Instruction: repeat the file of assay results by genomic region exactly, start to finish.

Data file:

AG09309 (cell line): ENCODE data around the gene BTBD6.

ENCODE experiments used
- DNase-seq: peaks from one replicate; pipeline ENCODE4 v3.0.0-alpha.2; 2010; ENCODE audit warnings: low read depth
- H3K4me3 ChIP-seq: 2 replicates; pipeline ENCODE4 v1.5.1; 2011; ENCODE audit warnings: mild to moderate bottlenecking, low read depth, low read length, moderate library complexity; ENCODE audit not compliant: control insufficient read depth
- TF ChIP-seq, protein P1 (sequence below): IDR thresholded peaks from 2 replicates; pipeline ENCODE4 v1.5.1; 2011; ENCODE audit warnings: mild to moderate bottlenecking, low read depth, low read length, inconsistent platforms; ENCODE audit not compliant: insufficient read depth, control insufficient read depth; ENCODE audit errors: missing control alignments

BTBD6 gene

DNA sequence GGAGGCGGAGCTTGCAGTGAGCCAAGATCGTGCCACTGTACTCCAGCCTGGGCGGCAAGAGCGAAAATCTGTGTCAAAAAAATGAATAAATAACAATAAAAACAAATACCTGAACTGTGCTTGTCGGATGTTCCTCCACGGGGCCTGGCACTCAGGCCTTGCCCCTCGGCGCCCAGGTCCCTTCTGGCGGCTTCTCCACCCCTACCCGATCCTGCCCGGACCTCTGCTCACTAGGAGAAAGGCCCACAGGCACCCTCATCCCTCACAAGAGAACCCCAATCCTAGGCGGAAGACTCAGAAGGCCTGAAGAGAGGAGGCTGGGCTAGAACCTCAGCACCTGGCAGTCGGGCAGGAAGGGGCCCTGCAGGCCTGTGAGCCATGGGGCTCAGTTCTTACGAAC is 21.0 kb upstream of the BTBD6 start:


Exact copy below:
AG09309 (cell line): ENCODE data around the gene BTBD6.

ENCODE experiments used
- DNase-seq: peaks from one replicate; pipeline ENCODE4 v3.0.0-alpha.2; 2010; ENCODE audit warnings: low read depth
- H3K4me3 ChIP-seq: 2 replicates; pipeline ENCODE4 v1.5.1; 2011; ENCODE audit warnings: mild to moderate bottlenecking, low read depth, low read length, moderate library complexity; ENCODE audit not compliant: control insufficient read depth
- TF ChIP-seq, protein P1 (sequence below): IDR thresholded peaks from 2 replicates; pipeline ENCODE4 v1.5.1; 2011; ENCODE audit warnings: mild to moderate bottlenecking, low read depth, low read length, inconsistent platforms; ENCODE audit not compliant: insufficient read depth, control insufficient read depth; ENCODE audit errors: missing control alignments

BTBD6 gene

DNA sequence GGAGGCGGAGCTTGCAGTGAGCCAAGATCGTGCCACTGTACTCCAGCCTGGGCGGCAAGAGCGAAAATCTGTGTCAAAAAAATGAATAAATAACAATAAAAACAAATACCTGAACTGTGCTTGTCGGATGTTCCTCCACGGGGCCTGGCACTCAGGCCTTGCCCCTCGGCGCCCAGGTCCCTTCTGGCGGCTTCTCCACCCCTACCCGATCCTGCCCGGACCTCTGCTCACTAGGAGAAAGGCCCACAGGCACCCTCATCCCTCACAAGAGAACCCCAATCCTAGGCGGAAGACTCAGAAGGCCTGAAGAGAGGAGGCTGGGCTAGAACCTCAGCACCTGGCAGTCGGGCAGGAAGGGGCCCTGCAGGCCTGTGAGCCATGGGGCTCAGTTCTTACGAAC is 21.0 kb upstream of the BTBD6 start: